AMD to phase out Athlon II, Phenom II by early 2012By Matthew DeCarlo 11 comments
Having officially unveiled its Llano APUs only a few short hours ago (check out our performance review here), AMD seems pretty darn eager to flush its dated silicon. DigiTimes has it on good authority that the company plans to phase out most of its older-generation processors by the second half of this year, with approximately 30 AM3-based Athlon II and Phenom II parts marked for execution in the third and fourth quarters.
If everything plays out as expected, Athlon II chips will drop from 70% of AMD's total processor shipments in the second quarter to 40% in the third. That figure will dwindle to below 30% in the fourth quarter and the series will cease to exist by the first quarter of 2012. Phenom II CPUs will suffer the same fate, dropping from 3% in the second quarter to less than 1% in the third. Death will ensue by the fourth quarter.
DigiTimes says AMD will stop taking orders for the Athlon II X2 series including 255 and 270, Athlon II X3 450, Athlon II X4 650/640, Phenom II X4 970/965 and Phenom II X2 565/560 by the end of the third quarter. The Athlon II X4 620e, Phenom II X4 910e, Phenom II X4 980/975 and Phenom II X6 1100T/1090T will be nixed in the fourth quarter. Some chips, including the Athlon II X4 610e, will be cancelled in July.
By the time 2012 kicks off, AMD's entry-level E series APUs (those inside netbooks and other compact systems) will represent some 20% of its total processor shipments, while high-end AM3+ FX series parts (Bulldozer, a new 32nm desktop architecture due in the third quarter of 2011) will account for another 20%. Most of the remaining cut will be held by the company's new mainstream FM1-based A series APUs.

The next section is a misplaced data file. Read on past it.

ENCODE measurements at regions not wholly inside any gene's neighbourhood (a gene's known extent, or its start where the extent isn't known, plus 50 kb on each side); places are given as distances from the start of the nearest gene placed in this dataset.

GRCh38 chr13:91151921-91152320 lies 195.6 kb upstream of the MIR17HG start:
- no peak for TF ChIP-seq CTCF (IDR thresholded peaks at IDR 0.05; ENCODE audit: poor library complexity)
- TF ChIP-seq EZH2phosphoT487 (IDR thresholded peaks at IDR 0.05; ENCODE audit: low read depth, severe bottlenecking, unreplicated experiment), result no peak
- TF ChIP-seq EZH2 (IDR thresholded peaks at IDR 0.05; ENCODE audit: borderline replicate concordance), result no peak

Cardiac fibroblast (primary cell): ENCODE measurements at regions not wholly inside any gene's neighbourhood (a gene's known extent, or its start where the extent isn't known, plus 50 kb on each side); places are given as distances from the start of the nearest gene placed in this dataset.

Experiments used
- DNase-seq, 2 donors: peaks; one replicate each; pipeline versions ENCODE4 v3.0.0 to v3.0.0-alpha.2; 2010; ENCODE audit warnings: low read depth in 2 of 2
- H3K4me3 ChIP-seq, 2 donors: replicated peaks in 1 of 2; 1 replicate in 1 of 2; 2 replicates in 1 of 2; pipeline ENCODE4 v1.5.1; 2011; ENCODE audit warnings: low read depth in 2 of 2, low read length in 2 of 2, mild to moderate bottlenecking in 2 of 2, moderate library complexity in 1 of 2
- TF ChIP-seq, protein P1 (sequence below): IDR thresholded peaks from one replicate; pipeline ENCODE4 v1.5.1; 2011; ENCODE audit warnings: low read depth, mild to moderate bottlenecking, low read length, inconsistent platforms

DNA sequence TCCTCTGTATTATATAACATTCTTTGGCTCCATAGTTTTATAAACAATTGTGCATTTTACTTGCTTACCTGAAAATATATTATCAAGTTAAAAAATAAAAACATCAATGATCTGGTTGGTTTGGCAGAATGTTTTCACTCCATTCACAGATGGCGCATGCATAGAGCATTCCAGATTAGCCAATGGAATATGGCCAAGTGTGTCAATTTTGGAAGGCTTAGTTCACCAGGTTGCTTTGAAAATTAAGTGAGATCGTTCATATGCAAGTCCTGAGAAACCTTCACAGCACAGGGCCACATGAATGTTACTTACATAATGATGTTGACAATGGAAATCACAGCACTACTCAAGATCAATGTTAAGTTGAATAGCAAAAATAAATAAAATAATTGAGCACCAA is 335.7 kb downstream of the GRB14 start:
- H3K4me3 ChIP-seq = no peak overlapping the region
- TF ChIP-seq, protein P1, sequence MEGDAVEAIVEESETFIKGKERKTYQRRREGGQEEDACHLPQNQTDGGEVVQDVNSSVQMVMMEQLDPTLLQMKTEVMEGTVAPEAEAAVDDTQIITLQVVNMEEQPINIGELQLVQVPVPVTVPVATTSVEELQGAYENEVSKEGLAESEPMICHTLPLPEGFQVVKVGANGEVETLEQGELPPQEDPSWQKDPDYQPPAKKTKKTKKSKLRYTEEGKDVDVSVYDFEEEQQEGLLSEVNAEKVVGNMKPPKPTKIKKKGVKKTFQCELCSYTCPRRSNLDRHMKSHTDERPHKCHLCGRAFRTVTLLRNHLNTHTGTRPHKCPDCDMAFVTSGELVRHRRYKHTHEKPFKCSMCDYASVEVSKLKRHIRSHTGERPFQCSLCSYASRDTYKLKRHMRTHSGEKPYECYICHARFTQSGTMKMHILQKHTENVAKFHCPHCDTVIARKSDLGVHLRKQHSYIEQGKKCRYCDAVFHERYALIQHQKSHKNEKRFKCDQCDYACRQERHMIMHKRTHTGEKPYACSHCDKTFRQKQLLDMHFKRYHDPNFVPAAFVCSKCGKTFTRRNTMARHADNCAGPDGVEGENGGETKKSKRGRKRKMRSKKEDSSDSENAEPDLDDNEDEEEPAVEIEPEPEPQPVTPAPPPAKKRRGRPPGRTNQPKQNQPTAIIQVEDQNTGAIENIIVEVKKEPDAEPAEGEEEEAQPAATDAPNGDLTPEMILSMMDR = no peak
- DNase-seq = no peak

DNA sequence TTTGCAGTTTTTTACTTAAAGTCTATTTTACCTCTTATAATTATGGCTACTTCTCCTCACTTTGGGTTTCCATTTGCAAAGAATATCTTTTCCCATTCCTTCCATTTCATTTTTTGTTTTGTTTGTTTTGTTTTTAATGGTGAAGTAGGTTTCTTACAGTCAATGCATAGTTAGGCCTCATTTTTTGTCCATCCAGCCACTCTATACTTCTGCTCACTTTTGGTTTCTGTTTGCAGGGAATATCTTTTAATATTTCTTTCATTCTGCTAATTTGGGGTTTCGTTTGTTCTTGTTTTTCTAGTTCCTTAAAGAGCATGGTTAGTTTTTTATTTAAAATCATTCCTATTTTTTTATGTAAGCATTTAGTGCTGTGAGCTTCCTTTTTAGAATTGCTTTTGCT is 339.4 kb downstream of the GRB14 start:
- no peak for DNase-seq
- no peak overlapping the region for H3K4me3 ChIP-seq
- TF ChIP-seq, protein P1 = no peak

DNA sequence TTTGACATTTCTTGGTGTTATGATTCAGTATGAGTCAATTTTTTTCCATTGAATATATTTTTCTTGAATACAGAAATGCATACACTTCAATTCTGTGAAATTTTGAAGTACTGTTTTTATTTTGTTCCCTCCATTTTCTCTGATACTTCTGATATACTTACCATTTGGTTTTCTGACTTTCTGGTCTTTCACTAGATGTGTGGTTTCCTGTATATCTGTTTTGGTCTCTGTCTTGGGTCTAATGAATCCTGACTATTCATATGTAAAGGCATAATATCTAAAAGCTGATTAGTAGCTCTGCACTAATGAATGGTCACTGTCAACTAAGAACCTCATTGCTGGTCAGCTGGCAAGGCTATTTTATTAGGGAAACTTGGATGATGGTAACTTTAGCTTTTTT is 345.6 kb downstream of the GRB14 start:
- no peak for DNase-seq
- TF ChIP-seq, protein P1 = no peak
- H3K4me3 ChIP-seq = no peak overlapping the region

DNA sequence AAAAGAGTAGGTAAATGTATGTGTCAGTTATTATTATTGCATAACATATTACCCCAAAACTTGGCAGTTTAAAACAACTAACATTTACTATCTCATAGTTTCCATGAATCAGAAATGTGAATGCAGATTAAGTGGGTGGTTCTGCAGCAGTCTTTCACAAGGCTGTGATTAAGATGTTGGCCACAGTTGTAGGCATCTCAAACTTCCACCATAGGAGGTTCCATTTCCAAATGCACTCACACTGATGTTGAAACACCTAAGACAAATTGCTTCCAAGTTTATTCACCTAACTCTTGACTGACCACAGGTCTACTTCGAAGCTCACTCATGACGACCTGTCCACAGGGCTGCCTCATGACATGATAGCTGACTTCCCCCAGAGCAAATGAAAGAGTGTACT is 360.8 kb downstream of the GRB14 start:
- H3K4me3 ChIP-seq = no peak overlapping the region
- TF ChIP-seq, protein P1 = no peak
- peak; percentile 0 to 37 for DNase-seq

DigiTimes' report follows one day after iSuppli's first quarter CPU standings, and things aren't looking so hot for AMD. The company represented 10.1% of the global processor revenue, down 1.7% from a year ago. Although its revenue share is shrinking, the company seems to be shipping a similar number of processors, suggesting that its profit margins have taken a hit (and we don't expect Llano to help matters).
Intel's revenue share grew 2% to 82.6% during the same period -- despite the Cougar Point fiasco. "Intel moved quickly to identify and correct the Sandy Bridge chipset issue during the first quarter," said analyst Matthew Wilkins. "Intel's handling of the issue on both the public relations and business fronts stands in stark contrast to other recent examples of big companies facing major product quality challenges."